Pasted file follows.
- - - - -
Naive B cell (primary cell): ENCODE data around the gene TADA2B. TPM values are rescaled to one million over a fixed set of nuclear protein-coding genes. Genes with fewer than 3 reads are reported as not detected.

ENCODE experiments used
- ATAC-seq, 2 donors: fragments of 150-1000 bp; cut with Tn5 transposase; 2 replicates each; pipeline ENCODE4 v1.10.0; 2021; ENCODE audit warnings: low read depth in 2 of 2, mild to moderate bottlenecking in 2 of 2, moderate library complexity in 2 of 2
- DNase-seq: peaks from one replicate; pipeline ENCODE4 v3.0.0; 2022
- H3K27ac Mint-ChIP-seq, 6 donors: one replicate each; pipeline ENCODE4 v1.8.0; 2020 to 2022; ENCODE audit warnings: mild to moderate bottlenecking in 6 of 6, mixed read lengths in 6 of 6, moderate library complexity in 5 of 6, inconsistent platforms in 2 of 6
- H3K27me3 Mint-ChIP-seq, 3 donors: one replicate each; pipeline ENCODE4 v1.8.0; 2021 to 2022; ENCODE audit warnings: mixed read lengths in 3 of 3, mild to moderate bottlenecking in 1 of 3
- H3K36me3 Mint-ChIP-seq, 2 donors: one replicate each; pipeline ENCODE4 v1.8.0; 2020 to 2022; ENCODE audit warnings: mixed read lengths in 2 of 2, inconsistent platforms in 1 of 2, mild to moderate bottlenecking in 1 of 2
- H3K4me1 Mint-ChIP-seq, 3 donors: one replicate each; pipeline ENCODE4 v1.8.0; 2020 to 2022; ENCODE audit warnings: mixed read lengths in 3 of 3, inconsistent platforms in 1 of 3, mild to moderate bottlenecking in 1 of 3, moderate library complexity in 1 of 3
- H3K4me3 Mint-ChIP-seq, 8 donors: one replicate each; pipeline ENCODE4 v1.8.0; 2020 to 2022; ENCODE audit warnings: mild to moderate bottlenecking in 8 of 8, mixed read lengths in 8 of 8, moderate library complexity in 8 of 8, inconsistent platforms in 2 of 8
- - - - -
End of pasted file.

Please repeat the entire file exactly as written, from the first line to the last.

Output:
Naive B cell (primary cell): ENCODE data around the gene TADA2B. TPM values are rescaled to one million over a fixed set of nuclear protein-coding genes. Genes with fewer than 3 reads are reported as not detected.

ENCODE experiments used
- ATAC-seq, 2 donors: fragments of 150-1000 bp; cut with Tn5 transposase; 2 replicates each; pipeline ENCODE4 v1.10.0; 2021; ENCODE audit warnings: low read depth in 2 of 2, mild to moderate bottlenecking in 2 of 2, moderate library complexity in 2 of 2
- DNase-seq: peaks from one replicate; pipeline ENCODE4 v3.0.0; 2022
- H3K27ac Mint-ChIP-seq, 6 donors: one replicate each; pipeline ENCODE4 v1.8.0; 2020 to 2022; ENCODE audit warnings: mild to moderate bottlenecking in 6 of 6, mixed read lengths in 6 of 6, moderate library complexity in 5 of 6, inconsistent platforms in 2 of 6
- H3K27me3 Mint-ChIP-seq, 3 donors: one replicate each; pipeline ENCODE4 v1.8.0; 2021 to 2022; ENCODE audit warnings: mixed read lengths in 3 of 3, mild to moderate bottlenecking in 1 of 3
- H3K36me3 Mint-ChIP-seq, 2 donors: one replicate each; pipeline ENCODE4 v1.8.0; 2020 to 2022; ENCODE audit warnings: mixed read lengths in 2 of 2, inconsistent platforms in 1 of 2, mild to moderate bottlenecking in 1 of 2
- H3K4me1 Mint-ChIP-seq, 3 donors: one replicate each; pipeline ENCODE4 v1.8.0; 2020 to 2022; ENCODE audit warnings: mixed read lengths in 3 of 3, inconsistent platforms in 1 of 3, mild to moderate bottlenecking in 1 of 3, moderate library complexity in 1 of 3
- H3K4me3 Mint-ChIP-seq, 8 donors: one replicate each; pipeline ENCODE4 v1.8.0; 2020 to 2022; ENCODE audit warnings: mild to moderate bottlenecking in 8 of 8, mixed read lengths in 8 of 8, moderate library complexity in 8 of 8, inconsistent platforms in 2 of 8